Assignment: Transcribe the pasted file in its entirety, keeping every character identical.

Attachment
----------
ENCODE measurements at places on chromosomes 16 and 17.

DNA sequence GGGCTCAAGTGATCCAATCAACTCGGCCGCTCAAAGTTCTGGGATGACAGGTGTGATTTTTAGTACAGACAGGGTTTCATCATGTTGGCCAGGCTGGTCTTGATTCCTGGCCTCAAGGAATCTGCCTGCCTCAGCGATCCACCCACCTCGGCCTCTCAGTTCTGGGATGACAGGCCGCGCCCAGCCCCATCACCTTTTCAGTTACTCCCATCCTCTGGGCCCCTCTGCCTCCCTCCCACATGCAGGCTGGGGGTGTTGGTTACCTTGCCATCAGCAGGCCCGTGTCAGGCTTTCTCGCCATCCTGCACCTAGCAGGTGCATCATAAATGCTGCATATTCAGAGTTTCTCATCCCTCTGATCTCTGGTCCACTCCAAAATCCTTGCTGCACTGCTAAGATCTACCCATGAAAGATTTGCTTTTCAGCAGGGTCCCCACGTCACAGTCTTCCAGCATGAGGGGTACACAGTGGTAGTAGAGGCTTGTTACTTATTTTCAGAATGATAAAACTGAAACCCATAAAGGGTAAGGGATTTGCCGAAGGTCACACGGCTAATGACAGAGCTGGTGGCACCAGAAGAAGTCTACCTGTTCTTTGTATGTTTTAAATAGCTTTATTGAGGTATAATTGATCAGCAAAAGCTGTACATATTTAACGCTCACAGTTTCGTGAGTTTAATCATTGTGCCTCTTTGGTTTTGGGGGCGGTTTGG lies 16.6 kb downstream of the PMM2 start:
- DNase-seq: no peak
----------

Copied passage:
ENCODE measurements at places on chromosomes 16 and 17.

DNA sequence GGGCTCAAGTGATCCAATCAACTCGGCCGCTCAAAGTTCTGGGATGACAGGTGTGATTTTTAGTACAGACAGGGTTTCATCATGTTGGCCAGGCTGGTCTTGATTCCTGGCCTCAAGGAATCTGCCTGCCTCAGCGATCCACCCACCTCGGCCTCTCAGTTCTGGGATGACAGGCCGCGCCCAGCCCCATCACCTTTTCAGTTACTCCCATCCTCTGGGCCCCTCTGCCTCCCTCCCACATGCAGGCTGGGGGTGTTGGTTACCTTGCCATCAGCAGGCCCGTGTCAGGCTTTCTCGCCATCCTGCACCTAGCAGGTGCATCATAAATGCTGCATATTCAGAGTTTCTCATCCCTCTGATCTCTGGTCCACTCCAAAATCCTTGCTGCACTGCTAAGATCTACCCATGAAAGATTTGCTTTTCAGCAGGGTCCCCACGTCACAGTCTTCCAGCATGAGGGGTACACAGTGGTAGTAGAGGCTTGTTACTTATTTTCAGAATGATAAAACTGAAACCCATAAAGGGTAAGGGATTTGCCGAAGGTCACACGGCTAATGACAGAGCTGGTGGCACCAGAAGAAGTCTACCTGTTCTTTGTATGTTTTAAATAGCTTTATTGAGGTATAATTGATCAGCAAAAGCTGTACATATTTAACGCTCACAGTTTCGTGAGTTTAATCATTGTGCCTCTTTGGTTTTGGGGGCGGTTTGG lies 16.6 kb downstream of the PMM2 start:
- DNase-seq: no peak